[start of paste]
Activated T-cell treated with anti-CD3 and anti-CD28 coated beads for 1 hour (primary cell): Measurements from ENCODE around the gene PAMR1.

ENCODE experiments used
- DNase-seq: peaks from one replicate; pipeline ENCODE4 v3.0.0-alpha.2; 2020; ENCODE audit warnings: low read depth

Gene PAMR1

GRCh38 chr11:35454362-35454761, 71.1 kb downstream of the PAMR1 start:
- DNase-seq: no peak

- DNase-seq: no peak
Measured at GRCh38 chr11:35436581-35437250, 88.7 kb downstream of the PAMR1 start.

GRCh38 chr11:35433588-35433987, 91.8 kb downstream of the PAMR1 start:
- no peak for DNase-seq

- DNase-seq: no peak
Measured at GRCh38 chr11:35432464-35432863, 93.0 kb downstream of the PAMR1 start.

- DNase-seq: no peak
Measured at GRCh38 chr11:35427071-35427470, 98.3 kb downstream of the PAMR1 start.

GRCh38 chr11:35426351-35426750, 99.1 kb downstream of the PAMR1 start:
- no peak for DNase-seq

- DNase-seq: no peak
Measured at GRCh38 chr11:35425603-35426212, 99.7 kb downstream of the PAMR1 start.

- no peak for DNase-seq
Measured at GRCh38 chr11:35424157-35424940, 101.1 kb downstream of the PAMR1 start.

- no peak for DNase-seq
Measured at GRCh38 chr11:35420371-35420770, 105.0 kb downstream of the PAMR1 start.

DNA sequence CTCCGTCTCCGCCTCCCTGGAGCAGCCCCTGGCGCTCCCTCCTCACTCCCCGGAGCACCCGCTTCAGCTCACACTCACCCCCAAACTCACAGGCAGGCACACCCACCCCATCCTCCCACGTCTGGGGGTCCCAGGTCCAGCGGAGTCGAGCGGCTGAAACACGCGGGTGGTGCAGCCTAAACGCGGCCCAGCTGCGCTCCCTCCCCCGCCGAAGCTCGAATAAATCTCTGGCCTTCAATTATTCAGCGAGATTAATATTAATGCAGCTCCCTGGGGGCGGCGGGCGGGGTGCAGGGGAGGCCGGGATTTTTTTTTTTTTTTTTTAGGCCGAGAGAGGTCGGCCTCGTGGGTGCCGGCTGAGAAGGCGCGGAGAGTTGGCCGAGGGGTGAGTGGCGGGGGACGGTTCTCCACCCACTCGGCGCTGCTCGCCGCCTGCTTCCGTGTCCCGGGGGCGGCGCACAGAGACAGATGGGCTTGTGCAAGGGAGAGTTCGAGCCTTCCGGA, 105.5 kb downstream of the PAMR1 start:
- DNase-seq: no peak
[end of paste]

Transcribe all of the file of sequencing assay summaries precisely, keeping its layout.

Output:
Activated T-cell treated with anti-CD3 and anti-CD28 coated beads for 1 hour (primary cell): Measurements from ENCODE around the gene PAMR1.

ENCODE experiments used
- DNase-seq: peaks from one replicate; pipeline ENCODE4 v3.0.0-alpha.2; 2020; ENCODE audit warnings: low read depth

Gene PAMR1

GRCh38 chr11:35454362-35454761, 71.1 kb downstream of the PAMR1 start:
- DNase-seq: no peak

- DNase-seq: no peak
Measured at GRCh38 chr11:35436581-35437250, 88.7 kb downstream of the PAMR1 start.

GRCh38 chr11:35433588-35433987, 91.8 kb downstream of the PAMR1 start:
- no peak for DNase-seq

- DNase-seq: no peak
Measured at GRCh38 chr11:35432464-35432863, 93.0 kb downstream of the PAMR1 start.

- DNase-seq: no peak
Measured at GRCh38 chr11:35427071-35427470, 98.3 kb downstream of the PAMR1 start.

GRCh38 chr11:35426351-35426750, 99.1 kb downstream of the PAMR1 start:
- no peak for DNase-seq

- DNase-seq: no peak
Measured at GRCh38 chr11:35425603-35426212, 99.7 kb downstream of the PAMR1 start.

- no peak for DNase-seq
Measured at GRCh38 chr11:35424157-35424940, 101.1 kb downstream of the PAMR1 start.

- no peak for DNase-seq
Measured at GRCh38 chr11:35420371-35420770, 105.0 kb downstream of the PAMR1 start.

DNA sequence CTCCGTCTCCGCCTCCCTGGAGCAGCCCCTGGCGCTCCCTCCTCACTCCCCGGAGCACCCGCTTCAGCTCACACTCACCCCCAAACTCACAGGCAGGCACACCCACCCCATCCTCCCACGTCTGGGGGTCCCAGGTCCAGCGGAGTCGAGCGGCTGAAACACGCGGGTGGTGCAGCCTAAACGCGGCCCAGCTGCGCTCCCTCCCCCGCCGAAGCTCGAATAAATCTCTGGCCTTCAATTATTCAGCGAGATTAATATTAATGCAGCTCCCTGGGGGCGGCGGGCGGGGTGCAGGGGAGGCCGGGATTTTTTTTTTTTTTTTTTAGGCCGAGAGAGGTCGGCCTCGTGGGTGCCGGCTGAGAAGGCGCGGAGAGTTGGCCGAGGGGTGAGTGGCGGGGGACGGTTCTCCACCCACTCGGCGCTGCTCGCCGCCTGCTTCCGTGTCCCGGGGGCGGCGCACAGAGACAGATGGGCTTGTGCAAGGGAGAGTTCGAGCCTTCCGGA, 105.5 kb downstream of the PAMR1 start:
- DNase-seq: no peak